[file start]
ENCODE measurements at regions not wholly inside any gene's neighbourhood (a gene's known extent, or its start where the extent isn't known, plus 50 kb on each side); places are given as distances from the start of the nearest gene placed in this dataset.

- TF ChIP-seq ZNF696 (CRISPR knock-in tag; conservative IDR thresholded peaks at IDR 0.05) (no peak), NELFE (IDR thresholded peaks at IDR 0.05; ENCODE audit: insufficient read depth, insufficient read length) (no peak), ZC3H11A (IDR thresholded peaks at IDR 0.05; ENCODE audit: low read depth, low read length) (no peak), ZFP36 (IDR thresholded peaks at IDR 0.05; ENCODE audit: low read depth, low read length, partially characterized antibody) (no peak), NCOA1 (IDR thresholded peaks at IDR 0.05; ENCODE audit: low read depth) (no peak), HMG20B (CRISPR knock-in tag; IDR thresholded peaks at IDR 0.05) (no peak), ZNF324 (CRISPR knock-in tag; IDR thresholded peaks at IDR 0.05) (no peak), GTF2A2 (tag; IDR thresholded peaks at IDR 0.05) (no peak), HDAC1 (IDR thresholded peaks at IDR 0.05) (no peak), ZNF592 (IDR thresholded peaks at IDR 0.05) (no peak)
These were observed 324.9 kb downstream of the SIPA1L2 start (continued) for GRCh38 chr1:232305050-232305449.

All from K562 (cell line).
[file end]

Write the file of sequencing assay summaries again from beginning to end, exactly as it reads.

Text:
ENCODE measurements at regions not wholly inside any gene's neighbourhood (a gene's known extent, or its start where the extent isn't known, plus 50 kb on each side); places are given as distances from the start of the nearest gene placed in this dataset.

- TF ChIP-seq ZNF696 (CRISPR knock-in tag; conservative IDR thresholded peaks at IDR 0.05) (no peak), NELFE (IDR thresholded peaks at IDR 0.05; ENCODE audit: insufficient read depth, insufficient read length) (no peak), ZC3H11A (IDR thresholded peaks at IDR 0.05; ENCODE audit: low read depth, low read length) (no peak), ZFP36 (IDR thresholded peaks at IDR 0.05; ENCODE audit: low read depth, low read length, partially characterized antibody) (no peak), NCOA1 (IDR thresholded peaks at IDR 0.05; ENCODE audit: low read depth) (no peak), HMG20B (CRISPR knock-in tag; IDR thresholded peaks at IDR 0.05) (no peak), ZNF324 (CRISPR knock-in tag; IDR thresholded peaks at IDR 0.05) (no peak), GTF2A2 (tag; IDR thresholded peaks at IDR 0.05) (no peak), HDAC1 (IDR thresholded peaks at IDR 0.05) (no peak), ZNF592 (IDR thresholded peaks at IDR 0.05) (no peak)
These were observed 324.9 kb downstream of the SIPA1L2 start (continued) for GRCh38 chr1:232305050-232305449.

All from K562 (cell line).